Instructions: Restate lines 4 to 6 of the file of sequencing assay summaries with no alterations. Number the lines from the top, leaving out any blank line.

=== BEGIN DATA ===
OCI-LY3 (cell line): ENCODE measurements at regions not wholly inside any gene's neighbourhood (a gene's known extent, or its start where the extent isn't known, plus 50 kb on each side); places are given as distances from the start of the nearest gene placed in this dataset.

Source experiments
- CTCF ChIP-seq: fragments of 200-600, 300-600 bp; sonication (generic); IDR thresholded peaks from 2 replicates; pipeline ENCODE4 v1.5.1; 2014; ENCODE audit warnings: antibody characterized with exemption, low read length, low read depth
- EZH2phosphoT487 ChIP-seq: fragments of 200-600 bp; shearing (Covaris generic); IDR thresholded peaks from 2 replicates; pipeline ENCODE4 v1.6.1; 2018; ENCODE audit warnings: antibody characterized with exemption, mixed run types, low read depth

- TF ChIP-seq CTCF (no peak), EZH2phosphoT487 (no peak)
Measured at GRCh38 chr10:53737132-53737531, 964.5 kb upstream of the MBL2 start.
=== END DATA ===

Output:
- EZH2phosphoT487 ChIP-seq: fragments of 200-600 bp; shearing (Covaris generic); IDR thresholded peaks from 2 replicates; pipeline ENCODE4 v1.6.1; 2018; ENCODE audit warnings: antibody characterized with exemption, mixed run types, low read depth

- TF ChIP-seq CTCF (no peak), EZH2phosphoT487 (no peak)
Measured at GRCh38 chr10:53737132-53737531, 964.5 kb upstream of the MBL2 start.